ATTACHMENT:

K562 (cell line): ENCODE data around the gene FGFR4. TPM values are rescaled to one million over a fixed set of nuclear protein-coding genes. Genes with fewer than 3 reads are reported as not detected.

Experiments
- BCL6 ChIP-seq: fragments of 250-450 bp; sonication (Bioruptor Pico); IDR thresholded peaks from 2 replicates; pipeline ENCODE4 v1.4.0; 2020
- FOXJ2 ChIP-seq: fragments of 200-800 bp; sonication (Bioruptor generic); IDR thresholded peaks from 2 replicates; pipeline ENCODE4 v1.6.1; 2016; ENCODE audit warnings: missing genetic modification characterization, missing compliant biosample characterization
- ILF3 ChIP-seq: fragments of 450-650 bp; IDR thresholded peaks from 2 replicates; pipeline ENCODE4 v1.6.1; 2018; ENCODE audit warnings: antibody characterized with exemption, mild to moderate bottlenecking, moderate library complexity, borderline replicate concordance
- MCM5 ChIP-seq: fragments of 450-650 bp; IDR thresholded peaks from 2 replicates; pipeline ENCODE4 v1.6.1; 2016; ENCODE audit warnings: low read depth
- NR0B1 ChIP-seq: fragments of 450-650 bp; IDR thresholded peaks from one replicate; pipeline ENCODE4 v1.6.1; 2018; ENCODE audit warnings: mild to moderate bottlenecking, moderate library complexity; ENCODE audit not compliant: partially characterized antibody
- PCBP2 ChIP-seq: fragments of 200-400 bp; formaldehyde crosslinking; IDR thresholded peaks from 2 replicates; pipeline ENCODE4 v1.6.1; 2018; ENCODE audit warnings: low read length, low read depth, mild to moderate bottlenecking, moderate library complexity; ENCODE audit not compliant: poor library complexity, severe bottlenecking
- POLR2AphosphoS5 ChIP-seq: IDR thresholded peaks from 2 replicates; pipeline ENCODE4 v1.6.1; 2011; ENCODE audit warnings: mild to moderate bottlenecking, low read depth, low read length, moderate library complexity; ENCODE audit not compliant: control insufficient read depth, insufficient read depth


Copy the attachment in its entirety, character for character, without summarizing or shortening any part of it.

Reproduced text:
K562 (cell line): ENCODE data around the gene FGFR4. TPM values are rescaled to one million over a fixed set of nuclear protein-coding genes. Genes with fewer than 3 reads are reported as not detected.

Experiments
- BCL6 ChIP-seq: fragments of 250-450 bp; sonication (Bioruptor Pico); IDR thresholded peaks from 2 replicates; pipeline ENCODE4 v1.4.0; 2020
- FOXJ2 ChIP-seq: fragments of 200-800 bp; sonication (Bioruptor generic); IDR thresholded peaks from 2 replicates; pipeline ENCODE4 v1.6.1; 2016; ENCODE audit warnings: missing genetic modification characterization, missing compliant biosample characterization
- ILF3 ChIP-seq: fragments of 450-650 bp; IDR thresholded peaks from 2 replicates; pipeline ENCODE4 v1.6.1; 2018; ENCODE audit warnings: antibody characterized with exemption, mild to moderate bottlenecking, moderate library complexity, borderline replicate concordance
- MCM5 ChIP-seq: fragments of 450-650 bp; IDR thresholded peaks from 2 replicates; pipeline ENCODE4 v1.6.1; 2016; ENCODE audit warnings: low read depth
- NR0B1 ChIP-seq: fragments of 450-650 bp; IDR thresholded peaks from one replicate; pipeline ENCODE4 v1.6.1; 2018; ENCODE audit warnings: mild to moderate bottlenecking, moderate library complexity; ENCODE audit not compliant: partially characterized antibody
- PCBP2 ChIP-seq: fragments of 200-400 bp; formaldehyde crosslinking; IDR thresholded peaks from 2 replicates; pipeline ENCODE4 v1.6.1; 2018; ENCODE audit warnings: low read length, low read depth, mild to moderate bottlenecking, moderate library complexity; ENCODE audit not compliant: poor library complexity, severe bottlenecking
- POLR2AphosphoS5 ChIP-seq: IDR thresholded peaks from 2 replicates; pipeline ENCODE4 v1.6.1; 2011; ENCODE audit warnings: mild to moderate bottlenecking, low read depth, low read length, moderate library complexity; ENCODE audit not compliant: control insufficient read depth, insufficient read depth